The increased staff and the larger numbers of adoptable animals in the building has brought home the fact that it's a small shelter, said Lewis. "Certainly it wasn't a small shelter when there were only 10 dogs in the building, but it has become small now."

When Lewis took over in March 2012, she found that about 54 percent of the animals who came into the building as strays or surrendered by their owners were euthanized. An investigation by then-Erie County SPCA executive director Barbara Carr, done at the request of the Niagara County SPCA's board of directors, revealed that their deaths were not only unnecessary but painful. Several staff and board members resigned, and local attorney Paul Cambria accepted a request from the then-board to oversee the transition.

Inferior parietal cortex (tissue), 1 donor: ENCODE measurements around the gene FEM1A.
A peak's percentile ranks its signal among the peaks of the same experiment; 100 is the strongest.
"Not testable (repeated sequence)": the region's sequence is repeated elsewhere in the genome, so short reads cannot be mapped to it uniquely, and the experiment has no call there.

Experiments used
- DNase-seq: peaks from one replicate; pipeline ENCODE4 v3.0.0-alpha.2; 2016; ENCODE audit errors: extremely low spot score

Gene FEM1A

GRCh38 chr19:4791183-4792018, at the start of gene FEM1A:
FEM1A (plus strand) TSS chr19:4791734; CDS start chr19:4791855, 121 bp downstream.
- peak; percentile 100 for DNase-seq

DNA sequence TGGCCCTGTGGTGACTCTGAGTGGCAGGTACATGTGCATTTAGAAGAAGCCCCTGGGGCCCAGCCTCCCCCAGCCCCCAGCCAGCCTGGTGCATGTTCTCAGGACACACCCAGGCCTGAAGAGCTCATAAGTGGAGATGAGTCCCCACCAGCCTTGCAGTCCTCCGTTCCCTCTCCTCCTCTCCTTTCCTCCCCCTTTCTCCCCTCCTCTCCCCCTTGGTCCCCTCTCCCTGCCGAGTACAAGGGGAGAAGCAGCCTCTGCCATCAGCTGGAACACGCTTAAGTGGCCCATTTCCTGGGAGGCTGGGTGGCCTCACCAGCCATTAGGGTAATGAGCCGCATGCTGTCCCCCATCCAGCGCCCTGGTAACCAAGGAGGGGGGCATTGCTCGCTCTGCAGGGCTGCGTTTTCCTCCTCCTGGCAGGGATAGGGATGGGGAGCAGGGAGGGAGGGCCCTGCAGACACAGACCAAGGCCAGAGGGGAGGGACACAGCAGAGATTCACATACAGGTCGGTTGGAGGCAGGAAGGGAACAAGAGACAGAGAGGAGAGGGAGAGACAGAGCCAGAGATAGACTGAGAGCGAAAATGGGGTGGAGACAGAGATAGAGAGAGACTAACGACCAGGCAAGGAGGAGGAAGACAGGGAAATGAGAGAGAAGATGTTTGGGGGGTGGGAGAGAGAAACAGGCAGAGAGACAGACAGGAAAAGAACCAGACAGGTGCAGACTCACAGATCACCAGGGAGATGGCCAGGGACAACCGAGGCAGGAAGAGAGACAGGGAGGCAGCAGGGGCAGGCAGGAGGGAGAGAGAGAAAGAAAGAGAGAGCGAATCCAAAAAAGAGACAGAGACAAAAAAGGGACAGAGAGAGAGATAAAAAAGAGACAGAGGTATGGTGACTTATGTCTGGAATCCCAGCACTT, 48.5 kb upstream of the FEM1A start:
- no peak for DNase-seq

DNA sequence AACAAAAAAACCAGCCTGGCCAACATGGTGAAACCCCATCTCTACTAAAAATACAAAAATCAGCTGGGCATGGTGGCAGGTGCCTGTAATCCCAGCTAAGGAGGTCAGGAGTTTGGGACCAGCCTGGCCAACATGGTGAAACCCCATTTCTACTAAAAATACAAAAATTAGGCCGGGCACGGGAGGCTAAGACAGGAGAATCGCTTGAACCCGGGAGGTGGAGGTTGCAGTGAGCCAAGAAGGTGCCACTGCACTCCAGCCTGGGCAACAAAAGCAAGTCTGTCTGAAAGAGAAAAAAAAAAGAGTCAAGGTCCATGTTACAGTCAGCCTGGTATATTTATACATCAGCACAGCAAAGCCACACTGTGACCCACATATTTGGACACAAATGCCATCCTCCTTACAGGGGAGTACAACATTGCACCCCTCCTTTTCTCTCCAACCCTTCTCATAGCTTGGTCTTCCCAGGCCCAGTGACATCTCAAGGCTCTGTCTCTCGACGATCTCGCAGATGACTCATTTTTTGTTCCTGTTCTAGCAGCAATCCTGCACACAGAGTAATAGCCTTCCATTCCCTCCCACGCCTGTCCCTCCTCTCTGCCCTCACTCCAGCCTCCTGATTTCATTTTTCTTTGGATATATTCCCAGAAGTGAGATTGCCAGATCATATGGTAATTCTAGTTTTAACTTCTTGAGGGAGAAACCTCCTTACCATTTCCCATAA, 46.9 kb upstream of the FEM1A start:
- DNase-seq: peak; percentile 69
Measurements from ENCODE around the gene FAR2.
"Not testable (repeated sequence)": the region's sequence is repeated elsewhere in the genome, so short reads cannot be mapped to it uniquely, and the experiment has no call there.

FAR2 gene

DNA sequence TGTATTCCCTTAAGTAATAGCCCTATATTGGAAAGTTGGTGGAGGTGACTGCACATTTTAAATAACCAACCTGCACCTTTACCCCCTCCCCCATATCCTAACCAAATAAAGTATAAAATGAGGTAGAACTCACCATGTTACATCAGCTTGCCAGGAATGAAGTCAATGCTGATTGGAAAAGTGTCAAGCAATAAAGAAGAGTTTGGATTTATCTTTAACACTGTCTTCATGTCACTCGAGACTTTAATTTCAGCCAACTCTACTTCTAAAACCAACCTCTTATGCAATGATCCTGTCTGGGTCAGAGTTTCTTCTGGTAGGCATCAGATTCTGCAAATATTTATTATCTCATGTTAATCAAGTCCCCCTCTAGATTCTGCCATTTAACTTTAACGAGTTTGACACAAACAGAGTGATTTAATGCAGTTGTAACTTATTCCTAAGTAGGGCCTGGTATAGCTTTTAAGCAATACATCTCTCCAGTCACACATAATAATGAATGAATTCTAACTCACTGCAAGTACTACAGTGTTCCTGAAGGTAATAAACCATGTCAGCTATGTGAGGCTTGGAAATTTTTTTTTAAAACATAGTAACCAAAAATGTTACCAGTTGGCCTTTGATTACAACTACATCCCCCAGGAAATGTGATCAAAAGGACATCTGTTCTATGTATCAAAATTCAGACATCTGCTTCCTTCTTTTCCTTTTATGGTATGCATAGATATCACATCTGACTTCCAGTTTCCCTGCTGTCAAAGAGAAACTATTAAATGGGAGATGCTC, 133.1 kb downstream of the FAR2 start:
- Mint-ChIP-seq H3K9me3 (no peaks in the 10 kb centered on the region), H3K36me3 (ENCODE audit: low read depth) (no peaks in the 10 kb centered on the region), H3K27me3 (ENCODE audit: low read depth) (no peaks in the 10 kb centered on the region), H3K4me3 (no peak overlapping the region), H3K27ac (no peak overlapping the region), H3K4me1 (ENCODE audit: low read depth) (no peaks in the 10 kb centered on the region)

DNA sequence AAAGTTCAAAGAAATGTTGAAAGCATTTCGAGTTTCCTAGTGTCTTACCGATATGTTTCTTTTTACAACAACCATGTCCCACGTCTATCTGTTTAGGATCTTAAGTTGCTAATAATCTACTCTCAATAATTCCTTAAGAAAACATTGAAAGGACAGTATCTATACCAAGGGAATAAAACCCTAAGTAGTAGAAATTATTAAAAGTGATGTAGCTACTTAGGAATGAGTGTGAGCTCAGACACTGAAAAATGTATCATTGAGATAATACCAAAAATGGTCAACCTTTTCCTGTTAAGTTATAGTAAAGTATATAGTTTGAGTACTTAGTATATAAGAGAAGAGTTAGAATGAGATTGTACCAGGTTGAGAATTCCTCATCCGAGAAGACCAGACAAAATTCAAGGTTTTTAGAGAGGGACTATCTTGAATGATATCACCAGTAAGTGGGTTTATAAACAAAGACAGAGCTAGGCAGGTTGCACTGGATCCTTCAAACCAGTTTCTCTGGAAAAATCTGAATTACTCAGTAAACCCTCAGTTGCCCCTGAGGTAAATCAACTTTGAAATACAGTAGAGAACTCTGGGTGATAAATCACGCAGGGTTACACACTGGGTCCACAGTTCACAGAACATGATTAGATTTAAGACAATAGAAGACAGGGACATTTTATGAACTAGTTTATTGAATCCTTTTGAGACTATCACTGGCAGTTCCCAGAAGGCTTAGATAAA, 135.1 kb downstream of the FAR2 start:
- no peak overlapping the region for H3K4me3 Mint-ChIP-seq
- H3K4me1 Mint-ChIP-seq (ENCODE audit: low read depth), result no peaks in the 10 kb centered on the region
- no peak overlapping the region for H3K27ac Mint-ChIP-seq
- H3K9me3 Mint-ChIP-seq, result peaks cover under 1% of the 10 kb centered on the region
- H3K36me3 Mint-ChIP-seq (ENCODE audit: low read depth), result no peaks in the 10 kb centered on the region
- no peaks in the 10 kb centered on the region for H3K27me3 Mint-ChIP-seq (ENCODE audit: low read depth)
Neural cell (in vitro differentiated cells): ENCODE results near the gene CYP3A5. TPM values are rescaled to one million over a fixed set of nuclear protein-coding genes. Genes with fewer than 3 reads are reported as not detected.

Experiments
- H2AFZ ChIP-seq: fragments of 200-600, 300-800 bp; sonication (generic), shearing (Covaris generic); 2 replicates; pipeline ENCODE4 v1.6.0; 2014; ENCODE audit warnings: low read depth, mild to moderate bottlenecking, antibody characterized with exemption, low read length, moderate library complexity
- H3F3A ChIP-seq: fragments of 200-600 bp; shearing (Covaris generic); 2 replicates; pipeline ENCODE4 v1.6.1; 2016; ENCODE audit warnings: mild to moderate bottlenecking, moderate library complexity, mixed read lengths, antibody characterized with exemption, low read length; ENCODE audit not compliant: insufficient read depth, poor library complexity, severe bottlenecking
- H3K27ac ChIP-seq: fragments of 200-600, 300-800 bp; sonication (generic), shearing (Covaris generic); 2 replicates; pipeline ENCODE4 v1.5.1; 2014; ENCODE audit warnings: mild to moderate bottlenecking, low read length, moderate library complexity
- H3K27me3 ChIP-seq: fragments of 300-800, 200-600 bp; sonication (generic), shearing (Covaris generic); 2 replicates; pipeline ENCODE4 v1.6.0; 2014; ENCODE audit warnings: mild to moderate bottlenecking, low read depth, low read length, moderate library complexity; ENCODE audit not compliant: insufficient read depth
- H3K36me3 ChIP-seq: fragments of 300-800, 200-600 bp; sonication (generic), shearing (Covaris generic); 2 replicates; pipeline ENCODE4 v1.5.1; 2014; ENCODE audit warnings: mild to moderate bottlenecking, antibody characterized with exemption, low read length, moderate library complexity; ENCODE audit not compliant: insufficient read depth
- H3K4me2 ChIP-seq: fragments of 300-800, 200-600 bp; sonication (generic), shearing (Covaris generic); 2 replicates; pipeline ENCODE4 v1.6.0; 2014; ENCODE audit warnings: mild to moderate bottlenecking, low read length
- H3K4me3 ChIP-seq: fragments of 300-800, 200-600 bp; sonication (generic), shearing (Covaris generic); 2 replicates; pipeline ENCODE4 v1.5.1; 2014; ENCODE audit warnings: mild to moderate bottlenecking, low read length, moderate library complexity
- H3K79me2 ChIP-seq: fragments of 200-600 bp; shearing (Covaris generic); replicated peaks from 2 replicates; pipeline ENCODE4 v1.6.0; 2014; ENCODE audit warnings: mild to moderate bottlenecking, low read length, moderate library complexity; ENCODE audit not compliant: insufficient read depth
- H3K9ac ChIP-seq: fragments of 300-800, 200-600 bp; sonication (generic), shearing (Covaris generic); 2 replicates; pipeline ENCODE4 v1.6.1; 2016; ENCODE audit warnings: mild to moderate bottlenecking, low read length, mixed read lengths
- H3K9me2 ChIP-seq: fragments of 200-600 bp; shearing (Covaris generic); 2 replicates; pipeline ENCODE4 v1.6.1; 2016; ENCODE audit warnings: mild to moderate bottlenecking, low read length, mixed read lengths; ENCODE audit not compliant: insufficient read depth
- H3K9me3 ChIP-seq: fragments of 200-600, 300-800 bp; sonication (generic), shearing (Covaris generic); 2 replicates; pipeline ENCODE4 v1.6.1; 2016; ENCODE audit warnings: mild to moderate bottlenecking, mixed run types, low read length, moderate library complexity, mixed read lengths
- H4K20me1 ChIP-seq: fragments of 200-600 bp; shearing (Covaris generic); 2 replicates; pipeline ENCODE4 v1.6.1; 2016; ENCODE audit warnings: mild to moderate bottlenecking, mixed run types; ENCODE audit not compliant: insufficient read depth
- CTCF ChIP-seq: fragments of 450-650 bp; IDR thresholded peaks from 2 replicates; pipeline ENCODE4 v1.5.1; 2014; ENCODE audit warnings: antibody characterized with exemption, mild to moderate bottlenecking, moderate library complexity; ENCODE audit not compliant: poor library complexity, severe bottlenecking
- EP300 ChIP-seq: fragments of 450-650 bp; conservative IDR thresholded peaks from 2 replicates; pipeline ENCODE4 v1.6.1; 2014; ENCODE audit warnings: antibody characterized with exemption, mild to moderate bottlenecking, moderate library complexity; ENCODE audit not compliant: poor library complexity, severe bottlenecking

In July 2012, Lewis and the board took a giant step away from the shelter's distressing history by designating it "no kill," a term that can be confusing. "A lot of people think that 'no kill' means that  no animal is ever euthanized, and that is not the case," said Lewis. "We couldn't, with a good conscience, allow animals to suffer, so we do perform euthanasia for suffering animals and for dogs that would pose a threat to the public." Today, she said, less than 10 percent of the animals who come into the shelter are euthanized.

The no-kill mission, she said, means not only that dog kennels and cat condos are full, but that the shelter is committed to providing medical care for injured or sick adoptable animals. All dogs have behavioral evaluations to make sure they are safe before they are offered for adoption.

In her five years at the helm, Lewis also increased the staff from 15 to 24 employees. A development director was hired after Lewis said "we hit a plateau in fundraising a couple of years back" That post was filled about two years ago by Polla Milligan, who had spent a decade with the Food Bank of Western New York.